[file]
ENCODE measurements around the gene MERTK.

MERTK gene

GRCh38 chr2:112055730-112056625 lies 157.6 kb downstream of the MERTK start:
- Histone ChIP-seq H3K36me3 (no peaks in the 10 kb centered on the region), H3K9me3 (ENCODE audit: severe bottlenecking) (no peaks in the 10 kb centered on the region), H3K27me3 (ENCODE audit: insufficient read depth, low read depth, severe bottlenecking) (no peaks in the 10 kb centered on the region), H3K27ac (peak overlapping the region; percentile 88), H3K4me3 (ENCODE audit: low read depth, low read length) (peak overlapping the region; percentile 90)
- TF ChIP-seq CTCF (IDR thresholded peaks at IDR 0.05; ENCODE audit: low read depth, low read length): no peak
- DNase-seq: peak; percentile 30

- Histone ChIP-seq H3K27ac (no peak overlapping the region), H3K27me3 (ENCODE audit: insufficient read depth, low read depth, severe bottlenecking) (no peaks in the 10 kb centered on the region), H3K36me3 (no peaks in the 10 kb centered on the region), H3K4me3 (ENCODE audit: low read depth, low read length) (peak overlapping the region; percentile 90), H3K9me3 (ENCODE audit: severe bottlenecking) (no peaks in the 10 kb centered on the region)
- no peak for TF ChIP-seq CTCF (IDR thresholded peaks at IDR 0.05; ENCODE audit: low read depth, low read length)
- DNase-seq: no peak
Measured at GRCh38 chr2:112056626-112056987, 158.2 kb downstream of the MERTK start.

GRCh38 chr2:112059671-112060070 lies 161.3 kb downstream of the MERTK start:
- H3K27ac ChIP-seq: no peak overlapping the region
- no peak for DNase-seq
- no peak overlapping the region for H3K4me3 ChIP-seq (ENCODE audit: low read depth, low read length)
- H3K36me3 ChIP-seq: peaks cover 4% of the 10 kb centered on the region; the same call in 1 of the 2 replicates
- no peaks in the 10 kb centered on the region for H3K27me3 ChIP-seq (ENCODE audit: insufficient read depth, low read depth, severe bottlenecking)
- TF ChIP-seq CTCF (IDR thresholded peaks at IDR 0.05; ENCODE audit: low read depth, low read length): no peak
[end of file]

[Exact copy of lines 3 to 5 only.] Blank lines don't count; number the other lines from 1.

GRCh38 chr2:112055730-112056625 lies 157.6 kb downstream of the MERTK start:
- Histone ChIP-seq H3K36me3 (no peaks in the 10 kb centered on the region), H3K9me3 (ENCODE audit: severe bottlenecking) (no peaks in the 10 kb centered on the region), H3K27me3 (ENCODE audit: insufficient read depth, low read depth, severe bottlenecking) (no peaks in the 10 kb centered on the region), H3K27ac (peak overlapping the region; percentile 88), H3K4me3 (ENCODE audit: low read depth, low read length) (peak overlapping the region; percentile 90)
- TF ChIP-seq CTCF (IDR thresholded peaks at IDR 0.05; ENCODE audit: low read depth, low read length): no peak